Microsoft, HTC, Nokia and Sony Ericsson have filed a challenge in Europe today seeking to invalidate Apple’s trademarks on the phrases “App Store” and “Appstore,” reports “GeekWire” (http://macte.ch/RDiNz).
The companies argue in the European filings that the trademarks shouldn’t have been granted to Apple because they lack distinctiveness, the article adds. Apple has argued that the public associates “App Store” with its own mobile marketplace, and that many of its competitors have had no problem finding alternative terms — including Microsoft with its own Windows Phone Marketplace.
Microsoft has also filed opposition to Apple’s efforts to trademark the phrase “App Store” in the US. In a March reply filed with the U.S. Patent and Trademark Office to get Apple’s trademark application refused, Microsoft rebutted an Apple’s rebuttal from earlier that month.
“The undisputed facts establish that ‘app store’ means exactly what it says, a store offering apps, and is generic for the retail store services for which Apple seeks registration,” the company wrote in the filing. “Apple does not contest that its other services are ancillary and incidental to its retail store services. Summary judgment should be entered denying Apple’s application in its entirety.”
In the nine-page document, Microsoft takes aim at Apple’s defense of the trademark, which made use of testimony from Robert A. Leonard to show that “App Store” was in fact a proper noun and had proven itself to be tied to Apple ahead of competitors, says “CNET.” In January Microsoft asked the U.S. Patent and Trademark Office to deny Apple a trademark on the name “App Store,” saying the term is generic and competitors should be able to use it. Apple applied for the trademark in 2008 for goods and services including “retail store services featuring computer software provided via the internet and other computer and electronic communication networks” and other related offerings, the article adds. Apple launched its App Store for the iPhone that year.
Microsoft filed a motion for summary judgment with the agency’s Trademark Trial and Appeal Board, asking it to deny the trademark to Apple. In its motion, Microsoft said “app” is a generic term for what is sold at the App Store and that “store” is generic for retail store services.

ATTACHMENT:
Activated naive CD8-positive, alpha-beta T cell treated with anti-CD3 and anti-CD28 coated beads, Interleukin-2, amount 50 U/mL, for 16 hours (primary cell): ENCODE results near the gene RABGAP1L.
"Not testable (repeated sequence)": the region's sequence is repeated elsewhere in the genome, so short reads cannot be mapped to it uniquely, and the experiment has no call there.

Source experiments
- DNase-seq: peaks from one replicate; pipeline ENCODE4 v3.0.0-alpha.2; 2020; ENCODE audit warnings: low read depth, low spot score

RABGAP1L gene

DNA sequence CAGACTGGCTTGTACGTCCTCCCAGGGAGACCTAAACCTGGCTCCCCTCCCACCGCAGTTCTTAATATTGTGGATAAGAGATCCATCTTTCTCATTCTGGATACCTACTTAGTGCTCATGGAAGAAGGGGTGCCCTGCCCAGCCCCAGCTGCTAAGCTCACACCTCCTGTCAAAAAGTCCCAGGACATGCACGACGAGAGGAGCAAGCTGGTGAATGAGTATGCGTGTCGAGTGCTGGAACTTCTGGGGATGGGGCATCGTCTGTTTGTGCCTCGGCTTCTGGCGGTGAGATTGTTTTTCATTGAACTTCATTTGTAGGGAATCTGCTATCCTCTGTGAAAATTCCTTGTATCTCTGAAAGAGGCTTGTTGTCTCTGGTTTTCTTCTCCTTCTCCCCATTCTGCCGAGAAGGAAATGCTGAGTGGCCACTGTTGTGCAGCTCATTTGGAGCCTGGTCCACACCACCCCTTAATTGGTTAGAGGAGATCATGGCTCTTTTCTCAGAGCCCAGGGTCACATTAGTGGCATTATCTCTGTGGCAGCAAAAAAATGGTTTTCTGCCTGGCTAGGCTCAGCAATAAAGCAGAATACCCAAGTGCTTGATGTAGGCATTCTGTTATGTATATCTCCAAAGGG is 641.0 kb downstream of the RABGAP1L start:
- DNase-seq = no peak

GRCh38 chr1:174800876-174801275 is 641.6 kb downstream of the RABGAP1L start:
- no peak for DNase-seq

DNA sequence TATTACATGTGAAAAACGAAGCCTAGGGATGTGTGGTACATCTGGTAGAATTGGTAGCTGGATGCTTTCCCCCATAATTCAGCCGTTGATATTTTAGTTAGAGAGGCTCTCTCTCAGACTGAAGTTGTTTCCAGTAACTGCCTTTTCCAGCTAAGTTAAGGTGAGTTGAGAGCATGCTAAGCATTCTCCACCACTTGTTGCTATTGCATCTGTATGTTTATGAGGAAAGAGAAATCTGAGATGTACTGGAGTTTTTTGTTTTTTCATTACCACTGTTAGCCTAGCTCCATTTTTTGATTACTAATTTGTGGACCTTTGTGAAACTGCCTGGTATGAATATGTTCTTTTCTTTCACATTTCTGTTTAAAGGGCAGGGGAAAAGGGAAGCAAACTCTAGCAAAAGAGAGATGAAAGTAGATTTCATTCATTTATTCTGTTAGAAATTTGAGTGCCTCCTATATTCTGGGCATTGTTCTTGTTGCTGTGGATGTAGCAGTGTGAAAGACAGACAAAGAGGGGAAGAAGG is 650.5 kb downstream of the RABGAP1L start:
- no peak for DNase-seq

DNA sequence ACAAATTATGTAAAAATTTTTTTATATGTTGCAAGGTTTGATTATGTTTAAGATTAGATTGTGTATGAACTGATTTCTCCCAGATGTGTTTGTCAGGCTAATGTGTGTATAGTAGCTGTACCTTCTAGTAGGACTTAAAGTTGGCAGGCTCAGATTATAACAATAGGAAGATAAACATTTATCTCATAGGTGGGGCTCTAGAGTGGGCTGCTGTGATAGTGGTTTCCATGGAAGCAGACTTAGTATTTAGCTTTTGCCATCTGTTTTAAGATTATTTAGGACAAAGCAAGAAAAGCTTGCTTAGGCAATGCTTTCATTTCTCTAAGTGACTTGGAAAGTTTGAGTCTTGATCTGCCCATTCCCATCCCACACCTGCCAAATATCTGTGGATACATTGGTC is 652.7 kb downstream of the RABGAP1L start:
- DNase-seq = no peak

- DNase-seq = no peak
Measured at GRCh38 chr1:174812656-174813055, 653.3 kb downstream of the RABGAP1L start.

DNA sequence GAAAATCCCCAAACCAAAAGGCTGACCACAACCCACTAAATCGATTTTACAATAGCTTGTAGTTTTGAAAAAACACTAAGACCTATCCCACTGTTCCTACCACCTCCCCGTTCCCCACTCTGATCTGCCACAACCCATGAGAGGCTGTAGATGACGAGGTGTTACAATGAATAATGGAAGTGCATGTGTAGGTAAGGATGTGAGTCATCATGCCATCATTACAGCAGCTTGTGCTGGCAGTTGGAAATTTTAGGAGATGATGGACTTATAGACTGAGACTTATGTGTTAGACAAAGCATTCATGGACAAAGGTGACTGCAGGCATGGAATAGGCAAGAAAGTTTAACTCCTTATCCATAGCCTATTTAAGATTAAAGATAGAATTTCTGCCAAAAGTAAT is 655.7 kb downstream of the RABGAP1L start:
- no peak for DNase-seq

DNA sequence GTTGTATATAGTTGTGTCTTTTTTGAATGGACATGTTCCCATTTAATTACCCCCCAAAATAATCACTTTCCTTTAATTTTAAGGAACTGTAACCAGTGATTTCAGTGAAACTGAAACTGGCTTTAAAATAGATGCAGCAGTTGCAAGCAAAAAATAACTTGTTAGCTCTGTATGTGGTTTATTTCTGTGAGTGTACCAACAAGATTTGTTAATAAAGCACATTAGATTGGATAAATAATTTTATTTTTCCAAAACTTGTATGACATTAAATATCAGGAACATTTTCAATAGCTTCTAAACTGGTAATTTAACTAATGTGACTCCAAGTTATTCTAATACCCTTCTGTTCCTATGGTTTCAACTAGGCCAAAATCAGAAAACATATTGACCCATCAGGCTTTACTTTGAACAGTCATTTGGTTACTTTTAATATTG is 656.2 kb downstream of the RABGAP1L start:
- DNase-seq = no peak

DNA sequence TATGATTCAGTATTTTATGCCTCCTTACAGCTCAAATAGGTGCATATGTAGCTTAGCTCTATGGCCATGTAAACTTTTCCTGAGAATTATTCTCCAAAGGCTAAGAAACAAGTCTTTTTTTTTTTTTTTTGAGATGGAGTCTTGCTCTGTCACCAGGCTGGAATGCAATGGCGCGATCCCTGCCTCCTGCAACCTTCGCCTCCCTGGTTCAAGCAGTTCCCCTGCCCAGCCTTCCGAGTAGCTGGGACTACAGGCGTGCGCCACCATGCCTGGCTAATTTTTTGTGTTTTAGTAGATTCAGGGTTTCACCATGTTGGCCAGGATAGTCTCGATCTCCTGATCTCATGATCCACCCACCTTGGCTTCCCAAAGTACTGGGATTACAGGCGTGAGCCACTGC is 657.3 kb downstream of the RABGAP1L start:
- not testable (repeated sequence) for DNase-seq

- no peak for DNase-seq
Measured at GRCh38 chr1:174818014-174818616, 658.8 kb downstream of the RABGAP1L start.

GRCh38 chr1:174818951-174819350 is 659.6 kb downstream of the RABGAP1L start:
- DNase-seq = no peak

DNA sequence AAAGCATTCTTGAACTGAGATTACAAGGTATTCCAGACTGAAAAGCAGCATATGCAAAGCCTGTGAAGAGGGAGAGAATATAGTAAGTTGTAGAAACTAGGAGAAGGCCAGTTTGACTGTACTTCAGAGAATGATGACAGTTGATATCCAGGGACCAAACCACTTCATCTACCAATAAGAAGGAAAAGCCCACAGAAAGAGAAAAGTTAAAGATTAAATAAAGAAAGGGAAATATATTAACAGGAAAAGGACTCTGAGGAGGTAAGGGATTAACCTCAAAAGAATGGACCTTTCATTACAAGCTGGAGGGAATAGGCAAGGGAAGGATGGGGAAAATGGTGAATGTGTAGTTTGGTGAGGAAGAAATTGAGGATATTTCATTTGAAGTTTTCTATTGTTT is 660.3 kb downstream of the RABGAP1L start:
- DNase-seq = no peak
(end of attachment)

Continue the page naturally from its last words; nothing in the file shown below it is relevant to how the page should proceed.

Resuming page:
However, in a March filing Apple argued: “Having itself faced a decades-long genericness challenge to its claimed WINDOWS mark, Microsoft should be well aware that the focus in evaluating genericness is on the mark as a whole and requires a fact-intensive assessment of the primary significance of the term to a substantial majority of the relevant public. Yet, Microsoft, missing the forest for the trees, does not base its motion on a comprehensive evaluation of how the relevant public understands the term APP STORE as a whole.”
Amazon and Apple have also been doing battle over the “App Store” moniker. In March Apple sued Amazon.com, saying the online retailer is using Apple’s “App Store” trademark for a mobile-software developer program.
In a complaint filed March 18 in federal court in northern California, Apple accused Amazon.com of trademark infringement and unfair competition and asked for a judge’s order to prevent the company from using the “App Store” name, as well as for unspecified damages.
Apple registered for a trademark on the term App Store on July 17, 2008. It has been using the name since then to refer to its applications store for iOS devices. Earlier this year it also launched the Mac App Store.
“Amazon has begun improperly using Apple’s App Store mark in connection with Amazon’s mobile-software developer program,” Apple said in the complaint. Amazon also plans to use the name with a mobile-software download service, the complaint states.
Amazon began using the App Store designation around the beginning of this year, according to the lawsuit. “Amazon has unlawfully used the App Store mark to solicit software developers throughout the United States,” Apple claimed in its suit.
In the court filing, Apple said in the court filing that it contacted Amazon three times to demand that it cease using the name and that Amazon hadn’t “provided a substantive response.” “We have a long-standing practice of not commenting on pending litigation,” Mary Osako, a spokeswoman for Seattle-based Amazon, told “Bloomberg” on Monday.
Amazon responded in court to Apple’s trademark infringement lawsuit over the use of the term “App Store,” which Amazon has contended is generic and should be free to use.
Amazon’s response was filed in March in a U.S. District Court in the Northern District of California. The company says it doesn’t need to obtain a license or authorization from Apple to use the term “app store.” “No such license or authorization is required because ‘app store’ is a generic term, and Amazon’s use of the term causes no likelihood of confusion, dilution, or unfair competition,” Amazon argues.
— Dennis Sellers